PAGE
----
About this blogger:
Andrew Leung is a seminarian for the Roman Catholic Diocese of Steubenville, Ohio. He has served as Director of Music at St. Pius X Church (Atlanta) and taught Gregorian chant at the Cistercian Monastery of the Holy Spirit (Georgia). For two years, he will be studying in Macau, China.
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“The sun’s disc did not remain immobile. This was not the sparkling of a heavenly body, for it spun round on itself in a mad whirl, when suddenly a clamor was heard from all the people. The sun, whirling, seemed to loosen itself from the firmament and advance threateningly upon the earth as if to crush us with its huge fiery weight. The sensation during those moments was terrible.”
— Dr. Almeida Garrett, professor of natural sciences at the University of Coimbra (1917)

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Don'ts for Choirmasters (Part 1)
published 4 January 2018 by Andrew Leung

CTL Christchurch Priory IGHT BEFORE CHRISTMAS, I had the opportunity to work with Paul Phoenix, the former tenor of The King’s Singers. Paul sang with the ensemble for 17 years and he “retired” in 2017 to start his own company: Purple Vocals. He now tours around the world to coach and helps “building” choirs. It was definitely a wonderful and unique experience! He conducted the choral workshops from a singer’s perspective instead of the conductor’s and I was rediscovering some of the basics of choral singing. During our time together, Paul introduced me to this new book called Don’ts for Choirmasters, written by John Newton. The book was rediscovered and republished recently, and Paul wrote a foreword for its 2017 new edition.

Little is known about the author John Newton (different from the John Newton who wrote “Amazing Grace“) except that he was the organist and choirmaster at Christchurch Priory, England, from 1922 to his death in 1928. And we know that he wrote a series of manuals for church musicians and Don’ts for Choirmasters is one of them. It is a 43-pages booklet and it is a pretty easy and fun reading; John Newton listed 70 straightforward advice in point form. Even though this book was first published over 90 years ago, I think it is still pretty relevant for church musicians nowadays and I believe our readers would enjoy reading it a lot.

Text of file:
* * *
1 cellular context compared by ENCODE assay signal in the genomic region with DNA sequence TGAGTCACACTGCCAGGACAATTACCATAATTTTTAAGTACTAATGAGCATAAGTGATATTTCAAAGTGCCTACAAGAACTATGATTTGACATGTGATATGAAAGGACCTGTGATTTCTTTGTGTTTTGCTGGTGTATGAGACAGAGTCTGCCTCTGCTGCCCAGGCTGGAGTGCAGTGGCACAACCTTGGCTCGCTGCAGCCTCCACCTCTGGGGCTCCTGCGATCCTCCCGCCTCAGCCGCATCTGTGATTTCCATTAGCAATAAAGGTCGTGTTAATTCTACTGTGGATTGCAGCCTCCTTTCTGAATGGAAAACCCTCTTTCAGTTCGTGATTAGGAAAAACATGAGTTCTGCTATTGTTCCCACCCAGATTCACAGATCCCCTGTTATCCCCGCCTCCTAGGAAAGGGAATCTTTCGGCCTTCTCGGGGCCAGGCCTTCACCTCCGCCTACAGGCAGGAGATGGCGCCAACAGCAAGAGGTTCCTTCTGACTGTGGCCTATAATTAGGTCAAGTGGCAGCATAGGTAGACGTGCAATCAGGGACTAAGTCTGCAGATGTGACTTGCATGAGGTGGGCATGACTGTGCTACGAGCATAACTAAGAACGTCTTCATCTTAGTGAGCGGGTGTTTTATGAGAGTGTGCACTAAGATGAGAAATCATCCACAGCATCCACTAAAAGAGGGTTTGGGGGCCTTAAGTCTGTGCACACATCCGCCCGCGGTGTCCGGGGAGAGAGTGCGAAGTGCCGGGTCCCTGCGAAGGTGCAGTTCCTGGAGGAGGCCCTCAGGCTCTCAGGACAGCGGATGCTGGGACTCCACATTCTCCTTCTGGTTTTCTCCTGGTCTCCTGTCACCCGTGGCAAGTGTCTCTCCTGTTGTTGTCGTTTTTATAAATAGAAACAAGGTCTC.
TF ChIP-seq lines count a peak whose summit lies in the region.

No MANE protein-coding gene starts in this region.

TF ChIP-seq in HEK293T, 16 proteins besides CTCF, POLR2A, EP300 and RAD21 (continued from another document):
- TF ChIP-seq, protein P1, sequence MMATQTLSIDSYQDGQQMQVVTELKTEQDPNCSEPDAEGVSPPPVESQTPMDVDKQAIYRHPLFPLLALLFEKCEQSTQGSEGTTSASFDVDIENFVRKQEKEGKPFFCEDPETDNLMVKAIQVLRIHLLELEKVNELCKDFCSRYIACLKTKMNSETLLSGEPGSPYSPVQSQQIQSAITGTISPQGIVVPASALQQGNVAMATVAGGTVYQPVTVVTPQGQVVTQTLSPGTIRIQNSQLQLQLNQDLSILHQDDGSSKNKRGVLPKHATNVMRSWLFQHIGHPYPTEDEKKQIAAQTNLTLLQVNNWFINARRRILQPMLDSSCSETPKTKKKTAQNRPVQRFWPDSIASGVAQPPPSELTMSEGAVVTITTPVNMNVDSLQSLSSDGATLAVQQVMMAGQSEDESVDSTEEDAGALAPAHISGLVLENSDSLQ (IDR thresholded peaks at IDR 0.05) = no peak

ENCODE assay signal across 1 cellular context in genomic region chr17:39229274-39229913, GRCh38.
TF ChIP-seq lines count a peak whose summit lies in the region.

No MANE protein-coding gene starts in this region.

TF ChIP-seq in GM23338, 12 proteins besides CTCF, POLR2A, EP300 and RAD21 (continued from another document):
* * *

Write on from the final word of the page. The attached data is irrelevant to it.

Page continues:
I was very surprised to find out that John Newton, coming from an Anglican background, showed great appreciation for plainchant (and also “the spirit of Gregorian chant”) and praised it highly in his book!

12. DON’T be satisfied with merely a correct rendering of the pointed psalter, but aim at an intelligent rendering of the psalms…put the words first, and let the chant—whether plainsong or anglican—be your humble and obedient servant, not your master…

13. DON’T be too fond of the double chant; singles are usually preferable. What more destroys the rhythm of a psalm or canticle than the repetition of the second part?...we must bear in mind that in all church music WORDS matter most. The Church does not exist for choirs, but choirs for the church…

52. DON’T forget that rhythm is the soul of music...The three fundamental principles of rhythm are: (1) Accent, (2) Time, (3) Grouping. And now to acquire rhythmical singing—first of all sing less music that has been built in brick-wall fashion, and sing more “free” music of the Palestrina school, sing also Missa de Angelis and Merbecke, above all sing Plainsong.

And to sing modern music rhythmically—(1) think less of strong, weak, medium, weak, in quadruple time, and let the words bear their right accent: (2) try not to see the bar-lines, forget their existence as much as possible: (3) observe and mark the balance of the sentences, catch the antiphonal spirit…

57. DON’T neglect the study and practice of plainsong. Apart from its use for public worship no choirmaster can afford to neglect such an important study, and its influence is enormous. Read up this subject with an open mind: hear plainsong correctly and well sung by those who have caught the spirit of this music, which is in the world but not of it: introduce it at an organ recital (I have actually sung and played chants in recitals before and people always find it very inspiring) or weekday evensong, it matters not whether you are four strong or four hundred, if carefully and lovingly sung—yes, that’s the secret, con amore...plainsong creates an atmosphere and does not smell of the pier, the theater, or the restaurant.

Stay tuned for the second part. I will share more of Newton’s practical, spiritual and entertaining ideas and advice.